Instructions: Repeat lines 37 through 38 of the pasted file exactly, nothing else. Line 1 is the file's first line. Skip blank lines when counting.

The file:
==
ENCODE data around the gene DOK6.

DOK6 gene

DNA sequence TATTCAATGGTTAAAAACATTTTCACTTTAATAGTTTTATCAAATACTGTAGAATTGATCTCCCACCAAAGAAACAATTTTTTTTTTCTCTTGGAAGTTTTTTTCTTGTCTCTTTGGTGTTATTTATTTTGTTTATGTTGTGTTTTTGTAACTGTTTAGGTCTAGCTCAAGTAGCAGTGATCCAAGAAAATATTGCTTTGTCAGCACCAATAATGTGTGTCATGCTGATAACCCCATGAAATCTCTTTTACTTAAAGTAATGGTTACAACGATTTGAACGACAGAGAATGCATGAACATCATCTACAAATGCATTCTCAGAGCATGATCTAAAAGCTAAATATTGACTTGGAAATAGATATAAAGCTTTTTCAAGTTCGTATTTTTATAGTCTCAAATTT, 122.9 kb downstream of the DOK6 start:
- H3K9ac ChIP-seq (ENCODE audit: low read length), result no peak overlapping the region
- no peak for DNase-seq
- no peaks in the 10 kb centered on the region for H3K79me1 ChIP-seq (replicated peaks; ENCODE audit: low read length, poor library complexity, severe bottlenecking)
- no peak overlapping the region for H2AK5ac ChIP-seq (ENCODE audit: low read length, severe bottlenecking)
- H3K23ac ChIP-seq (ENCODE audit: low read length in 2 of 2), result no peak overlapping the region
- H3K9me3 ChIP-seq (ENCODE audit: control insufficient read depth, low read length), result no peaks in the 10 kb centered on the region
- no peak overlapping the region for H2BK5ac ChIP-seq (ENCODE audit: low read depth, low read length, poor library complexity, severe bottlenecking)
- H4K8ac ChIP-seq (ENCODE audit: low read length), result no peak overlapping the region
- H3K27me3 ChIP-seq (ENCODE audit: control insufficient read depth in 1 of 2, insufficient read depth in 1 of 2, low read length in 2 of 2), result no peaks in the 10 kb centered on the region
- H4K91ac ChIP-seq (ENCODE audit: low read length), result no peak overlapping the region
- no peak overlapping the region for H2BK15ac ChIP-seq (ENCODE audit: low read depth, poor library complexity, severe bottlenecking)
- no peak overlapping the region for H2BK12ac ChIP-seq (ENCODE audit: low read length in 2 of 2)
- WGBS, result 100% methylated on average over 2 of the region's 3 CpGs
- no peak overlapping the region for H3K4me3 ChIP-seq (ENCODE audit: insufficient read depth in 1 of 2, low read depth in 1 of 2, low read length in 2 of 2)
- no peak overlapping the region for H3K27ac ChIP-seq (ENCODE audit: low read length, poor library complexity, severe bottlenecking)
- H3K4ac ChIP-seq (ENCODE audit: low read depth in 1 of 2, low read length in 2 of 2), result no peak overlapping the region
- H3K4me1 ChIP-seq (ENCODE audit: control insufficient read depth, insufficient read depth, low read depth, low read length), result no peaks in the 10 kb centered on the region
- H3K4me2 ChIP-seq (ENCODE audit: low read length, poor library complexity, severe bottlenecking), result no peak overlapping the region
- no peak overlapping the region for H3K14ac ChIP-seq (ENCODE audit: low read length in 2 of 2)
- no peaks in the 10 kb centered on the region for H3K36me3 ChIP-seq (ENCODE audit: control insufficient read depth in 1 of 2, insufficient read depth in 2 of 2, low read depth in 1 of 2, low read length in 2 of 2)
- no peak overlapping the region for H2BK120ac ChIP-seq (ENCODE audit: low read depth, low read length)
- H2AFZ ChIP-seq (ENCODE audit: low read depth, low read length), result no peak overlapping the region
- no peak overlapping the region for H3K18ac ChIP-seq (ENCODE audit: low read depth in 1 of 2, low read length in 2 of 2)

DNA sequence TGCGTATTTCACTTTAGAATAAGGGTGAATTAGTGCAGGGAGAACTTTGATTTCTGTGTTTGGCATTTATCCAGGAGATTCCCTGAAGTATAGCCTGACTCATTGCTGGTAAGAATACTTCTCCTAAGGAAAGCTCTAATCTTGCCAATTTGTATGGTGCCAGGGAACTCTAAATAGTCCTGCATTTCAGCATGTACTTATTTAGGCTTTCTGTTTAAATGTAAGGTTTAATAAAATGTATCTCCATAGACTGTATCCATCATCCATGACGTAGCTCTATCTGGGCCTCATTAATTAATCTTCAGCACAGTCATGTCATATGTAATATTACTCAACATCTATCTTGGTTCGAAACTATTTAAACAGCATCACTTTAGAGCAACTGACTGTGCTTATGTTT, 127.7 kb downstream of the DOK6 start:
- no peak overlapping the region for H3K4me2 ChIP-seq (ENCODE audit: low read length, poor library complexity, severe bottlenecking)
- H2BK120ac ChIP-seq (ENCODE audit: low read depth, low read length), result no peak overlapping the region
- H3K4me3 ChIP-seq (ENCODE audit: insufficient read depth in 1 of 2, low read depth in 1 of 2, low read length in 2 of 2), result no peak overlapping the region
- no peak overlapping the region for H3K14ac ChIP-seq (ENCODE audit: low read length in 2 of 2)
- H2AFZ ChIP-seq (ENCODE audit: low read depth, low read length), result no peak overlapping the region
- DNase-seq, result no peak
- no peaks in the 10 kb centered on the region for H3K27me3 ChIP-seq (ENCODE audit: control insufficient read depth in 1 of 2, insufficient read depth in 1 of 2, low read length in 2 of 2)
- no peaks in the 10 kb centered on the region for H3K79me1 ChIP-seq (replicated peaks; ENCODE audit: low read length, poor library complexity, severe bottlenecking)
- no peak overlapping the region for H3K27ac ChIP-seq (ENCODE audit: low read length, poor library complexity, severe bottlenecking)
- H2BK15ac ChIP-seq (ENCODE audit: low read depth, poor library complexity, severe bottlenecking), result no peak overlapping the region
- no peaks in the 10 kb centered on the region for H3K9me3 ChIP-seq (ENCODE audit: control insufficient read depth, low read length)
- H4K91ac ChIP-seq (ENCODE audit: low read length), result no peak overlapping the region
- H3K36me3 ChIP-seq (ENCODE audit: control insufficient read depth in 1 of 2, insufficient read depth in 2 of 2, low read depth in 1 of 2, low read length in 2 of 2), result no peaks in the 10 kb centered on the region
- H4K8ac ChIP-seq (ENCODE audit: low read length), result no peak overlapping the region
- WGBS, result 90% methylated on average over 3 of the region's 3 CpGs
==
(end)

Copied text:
- H2BK15ac ChIP-seq (ENCODE audit: low read depth, poor library complexity, severe bottlenecking), result no peak overlapping the region
- no peaks in the 10 kb centered on the region for H3K9me3 ChIP-seq (ENCODE audit: control insufficient read depth, low read length)